On Wednesday, the focus will be on the Emergency EU Council summit,which coincides with an ECB meeting.
The EU has,overall, held a united front through the negotiations on the UK Withdrawal Agreement, but on the question of further extensions, differences of opinion become apparent. EU Council President Tusk is promoting a “flextension” based on a 1-year extension, which ends automatically when and whether the UK has ratified the withdrawal agreement. EU President Juncker meanwhile has been on record as demanding that the withdrawal agreement is signed off in London before another extension is granted.
UK PM May on the other hand is once again asking for an extension until June 30. In her letter she promised to continue preparations to hold EU Parliament elections, but suggests she is still trying to get an agreement and leave before May 23, in which case the elections would be cancelled.
The June 30 date suggests that May still wants to avoid having to hold elections, as the first sitting of the European Parliament will not be before early July, so there has been some suggestion that the UK could get away without having to hold elections at the end of May if it leaves the EU by the end of June.
The problem with that argument, though, is what happens if there is no agreement in London by the end of June. In that case the EU would be forced to accept either:
- a no-deal scenario or
- allow the UK to stay on without having representatives in the EU Parliament, which could cause legal problems.
The same holds if the UK were to hold another referendum and ultimately decide to stay within the EU.
- A long extension is not acceptable to everyone in the EU, as there are fears that Brexit supporters would turn EU Parliament elections in the UK into another protest vote and seek to actively disrupt the work of EU institutions as long as the UK stays within the EU.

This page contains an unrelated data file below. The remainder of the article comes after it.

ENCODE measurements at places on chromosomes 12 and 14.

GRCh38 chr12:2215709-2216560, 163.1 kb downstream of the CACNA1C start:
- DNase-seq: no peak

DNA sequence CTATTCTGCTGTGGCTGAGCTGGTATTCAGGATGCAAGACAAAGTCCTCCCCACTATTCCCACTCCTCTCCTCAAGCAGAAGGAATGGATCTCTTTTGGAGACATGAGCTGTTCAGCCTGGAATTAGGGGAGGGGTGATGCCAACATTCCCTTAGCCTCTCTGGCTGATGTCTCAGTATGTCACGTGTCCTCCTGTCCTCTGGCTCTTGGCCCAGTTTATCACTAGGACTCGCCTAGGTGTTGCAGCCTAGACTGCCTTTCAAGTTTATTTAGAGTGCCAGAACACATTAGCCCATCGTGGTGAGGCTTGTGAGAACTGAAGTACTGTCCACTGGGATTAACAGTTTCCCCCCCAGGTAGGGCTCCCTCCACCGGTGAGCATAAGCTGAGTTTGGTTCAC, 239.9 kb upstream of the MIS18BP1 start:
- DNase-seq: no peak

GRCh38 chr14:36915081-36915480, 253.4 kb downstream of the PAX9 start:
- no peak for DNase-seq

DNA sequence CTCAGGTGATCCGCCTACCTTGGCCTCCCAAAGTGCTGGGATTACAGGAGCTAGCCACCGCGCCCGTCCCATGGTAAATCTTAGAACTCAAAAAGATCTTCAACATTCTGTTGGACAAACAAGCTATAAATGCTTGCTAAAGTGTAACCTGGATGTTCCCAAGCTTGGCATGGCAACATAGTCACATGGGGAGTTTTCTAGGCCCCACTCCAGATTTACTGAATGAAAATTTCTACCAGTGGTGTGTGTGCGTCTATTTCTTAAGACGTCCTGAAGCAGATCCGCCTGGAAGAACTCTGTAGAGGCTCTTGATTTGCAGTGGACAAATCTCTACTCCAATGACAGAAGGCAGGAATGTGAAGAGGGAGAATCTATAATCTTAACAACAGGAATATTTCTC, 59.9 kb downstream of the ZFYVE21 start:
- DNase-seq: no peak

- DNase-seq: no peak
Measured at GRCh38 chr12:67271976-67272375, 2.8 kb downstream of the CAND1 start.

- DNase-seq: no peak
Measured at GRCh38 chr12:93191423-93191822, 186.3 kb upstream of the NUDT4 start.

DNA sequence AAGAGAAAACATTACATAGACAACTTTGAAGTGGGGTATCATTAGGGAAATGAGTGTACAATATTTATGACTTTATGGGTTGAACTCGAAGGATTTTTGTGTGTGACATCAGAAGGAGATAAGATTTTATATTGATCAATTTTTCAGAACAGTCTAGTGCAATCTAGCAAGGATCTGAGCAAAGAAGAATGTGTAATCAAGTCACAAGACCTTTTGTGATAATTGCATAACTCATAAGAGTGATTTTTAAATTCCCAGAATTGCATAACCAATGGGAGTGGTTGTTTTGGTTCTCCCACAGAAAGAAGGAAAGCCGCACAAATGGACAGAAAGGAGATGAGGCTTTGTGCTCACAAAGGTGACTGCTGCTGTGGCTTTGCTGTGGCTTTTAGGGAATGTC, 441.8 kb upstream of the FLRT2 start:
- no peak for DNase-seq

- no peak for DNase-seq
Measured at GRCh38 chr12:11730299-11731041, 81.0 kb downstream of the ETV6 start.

The unusual timing of the ECB policy setting meeting, on a Wednesday and closer than usual to the last meeting, would give the central bank the opportunity to sign off emergency measures in preparation for a no-deal scenario, although while the nature of the future relationship between the UK and the EU remains unclear it seems that at least the risk of a cliff edge exit on April 12 is diminishing. This should leave the ECB pretty much on hold on Wednesday.
The ECB already announced another round of targeted long term loans (TLTRO III) at the March meeting, but these won’t start until September and the central bank is expected to wait until June to announce details.
In the market front, Sterling has seen moderate firmness, recouping some of the declines seen over the last couple of days last week. Cable lifted back above 1.3050 to put in some distance from Friday’s 10-day low at 1.2987.
UK Prime Minister May is expected to hold further meetings with Labour’s Corbyn today amid ongoing efforts to find a cross-party compromise on Brexit. May is due to appear at the EU’s emergency Brexit summit on Wednesday. As ehe situation remains fluidi, if the talks with Labour fail, May has committed to putting in a series of Brexit options to Parliament.
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